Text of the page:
So GM put a bunch of defective switches into its cars and dragged its collective feet for a dozen years in launching a recall. “GM has reported 12 deaths and 31 crashes among the 1.6 million recalled cars.” “A study commissioned by the Center for Auto Safety found that 303 people were killed in crashes of now-recalled General Motors vehicles where the airbags did not deploy …” The truth is somewhere between the two – more than 12, less than 303. By comparison, when the dust settled it was determined that 5 people died as a result of Toyota’s much ballyhooed sudden acceleration problem a few years back. The point is not the comparison with Toyota; it is that this defect is a big deal – a really big deal.
Mark Graban Tweeted on the GM debacle today, bashing GM CEO Mary Barra for her statements that some processes needed to be reviewed. His point was that better than a dozen people don’t get killed; “the company said it first knew of flaws in its ignition switches as far back as 2001”; as a result of some processes in need of a tweak. That only happens when a company has a seriously defective culture. He is absolutely right. GM doesn’t need its employees to start focusing more on customers, as Mary Barra suggested. It needs a complete senior leadership mind, heart and soul transplant.
This is a glaring example of the difference between companies that manage by means – focus on the process – believe in the old Henry Ford adage that “Profit is the inevitable conclusion of work well done” – and those that manage by objectives – especially financial objectives.
The tunnel vision of GM on accounting dating back to the days of Donaldson Brown, the ‘Father of Modern Cost Accounting’ drives a culture that instills in everyone from top to bottom that anything goes as long as it is legal and improves profits. Only sometimes – Congressional investigations and Department of Justice probes into GM’s handling of the recall (or more accurately, GM’s complete sweeping under the rug of a blatant need for a recall) notwithstanding – establishing the criminal code as the baseline for determining acceptable managerial behavior in pursuit of profits comes back to haunt.
It is the common sickness of the big, publicly traded company; the supremacy of ‘maximize shareholder value’ over any other stakeholder’s values. GM – and so many other companies – need to stick the accountants in the closet and don’t let them out, rather than having them dominate every decision. It’s about the work, the whole enchilada processes stretching from end to end – not the stringing together of a sequence of operations each performed at the least cost with parts from the vendors who survived after being beaten down to their bare bones.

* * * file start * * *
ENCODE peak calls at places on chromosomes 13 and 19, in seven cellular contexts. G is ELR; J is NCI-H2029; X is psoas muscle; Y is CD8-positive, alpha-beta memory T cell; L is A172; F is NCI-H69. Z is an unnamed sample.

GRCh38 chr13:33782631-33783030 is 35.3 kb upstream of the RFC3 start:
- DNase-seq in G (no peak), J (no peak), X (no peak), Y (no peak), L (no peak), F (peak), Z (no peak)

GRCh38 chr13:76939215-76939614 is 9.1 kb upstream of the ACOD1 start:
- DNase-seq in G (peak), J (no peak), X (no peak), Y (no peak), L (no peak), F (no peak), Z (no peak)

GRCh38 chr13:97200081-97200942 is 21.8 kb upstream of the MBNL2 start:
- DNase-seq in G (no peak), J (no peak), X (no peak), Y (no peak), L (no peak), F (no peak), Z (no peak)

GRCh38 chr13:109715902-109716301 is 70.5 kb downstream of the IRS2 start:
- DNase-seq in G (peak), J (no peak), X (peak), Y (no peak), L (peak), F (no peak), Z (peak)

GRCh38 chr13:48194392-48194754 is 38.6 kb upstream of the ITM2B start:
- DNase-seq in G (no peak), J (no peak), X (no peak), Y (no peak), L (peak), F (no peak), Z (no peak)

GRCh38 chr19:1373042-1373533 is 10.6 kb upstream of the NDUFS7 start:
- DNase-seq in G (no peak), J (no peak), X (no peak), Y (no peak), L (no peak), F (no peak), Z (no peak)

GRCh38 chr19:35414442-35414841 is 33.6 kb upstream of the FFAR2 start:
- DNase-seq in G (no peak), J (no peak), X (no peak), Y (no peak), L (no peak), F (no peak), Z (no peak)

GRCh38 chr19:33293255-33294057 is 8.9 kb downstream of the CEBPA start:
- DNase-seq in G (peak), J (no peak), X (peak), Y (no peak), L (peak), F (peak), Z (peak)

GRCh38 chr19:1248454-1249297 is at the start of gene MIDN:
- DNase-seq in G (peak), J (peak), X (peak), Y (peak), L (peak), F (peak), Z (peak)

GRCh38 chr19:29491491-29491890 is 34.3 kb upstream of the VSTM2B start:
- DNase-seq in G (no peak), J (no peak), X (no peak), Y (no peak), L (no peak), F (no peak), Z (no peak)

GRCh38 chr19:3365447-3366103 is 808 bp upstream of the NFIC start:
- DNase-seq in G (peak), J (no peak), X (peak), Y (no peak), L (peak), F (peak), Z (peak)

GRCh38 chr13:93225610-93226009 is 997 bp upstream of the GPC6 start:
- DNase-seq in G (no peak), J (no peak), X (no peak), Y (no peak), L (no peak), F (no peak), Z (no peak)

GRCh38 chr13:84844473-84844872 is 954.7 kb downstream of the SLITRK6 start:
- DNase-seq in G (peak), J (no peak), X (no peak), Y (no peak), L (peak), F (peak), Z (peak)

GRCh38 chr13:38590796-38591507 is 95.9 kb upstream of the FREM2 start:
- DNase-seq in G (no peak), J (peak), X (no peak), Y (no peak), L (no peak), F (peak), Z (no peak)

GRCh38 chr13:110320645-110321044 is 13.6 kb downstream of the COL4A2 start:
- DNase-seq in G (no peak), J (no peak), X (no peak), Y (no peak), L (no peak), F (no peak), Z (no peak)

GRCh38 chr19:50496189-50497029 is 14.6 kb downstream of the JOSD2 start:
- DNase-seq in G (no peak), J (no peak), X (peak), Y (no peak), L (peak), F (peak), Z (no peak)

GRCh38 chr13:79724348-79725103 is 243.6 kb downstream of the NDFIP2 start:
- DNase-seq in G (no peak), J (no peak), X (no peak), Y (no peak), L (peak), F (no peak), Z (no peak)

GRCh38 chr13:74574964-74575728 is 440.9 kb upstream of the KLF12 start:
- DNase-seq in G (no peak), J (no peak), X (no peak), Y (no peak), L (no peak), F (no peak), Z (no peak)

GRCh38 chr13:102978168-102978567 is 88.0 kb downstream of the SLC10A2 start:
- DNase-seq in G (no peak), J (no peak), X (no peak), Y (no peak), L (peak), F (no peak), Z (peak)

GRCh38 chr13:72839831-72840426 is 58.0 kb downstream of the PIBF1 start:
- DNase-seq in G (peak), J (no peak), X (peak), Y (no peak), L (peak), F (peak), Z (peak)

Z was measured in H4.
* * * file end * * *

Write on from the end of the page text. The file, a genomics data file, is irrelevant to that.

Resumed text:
GM’s culture has not changed one iota from its pre-bankruptcy self. They are still an accounting and marketing firm that happens to make cars only because it has to in order for the accountants to have something to account for, and for the marketers to have something to market. Manufacturing – what should be their very core, and is the very core of Toyota and was the very core of early Ford when the ‘work well done’ mantra was coined – is a cost pit in the eyes of GM. A necessary evil defined by how cheaply it can be done.
The GM’s of the business world are very, very easy to spot. Simply ask ‘Who has more influence on major decisions? The CFO or the head of manufacturing? Who has more stringent metrics and CEO scrutiny? Manufacturing or marketing? Which department is under greater pressure to reduce itself, to reduce its budget, to do more with less? Production or marketing? Which suppliers are expected to reduce prices every year and are under the constant threat of having their work moved to Asia? The suppliers of critical components or the ad agencies?
Mary Barra telling employees to pay more attention to customers is irresponsible thinking and delusional thinking at the same time. It only happens when one has hung around corporate headquarters so long that one believes the nonsensical accounting reports and their precise calculations of margins on a product basis; or that advertising and brand management are critical strategic endeavors; rather than keenly understanding that all that really matters is designing and making products very, very well.
So kick the PR and lobbying machines into high gear, GM, and put heat on employees to start paying attention to customers, but “Laura Christian, the birth mother of 16-year-old Amber Marie Rose, who is among the 12 people G.M. acknowledges died in crashes related to the defect” is right. “I seriously doubt they are any more responsible,” she said in an interview. “They are just trying to get ahead of the massive issues that they already have.” I seriously doubt it too, Laura. And so does everyone else who knows the difference between customer driven manufacturing and management by financial objectives.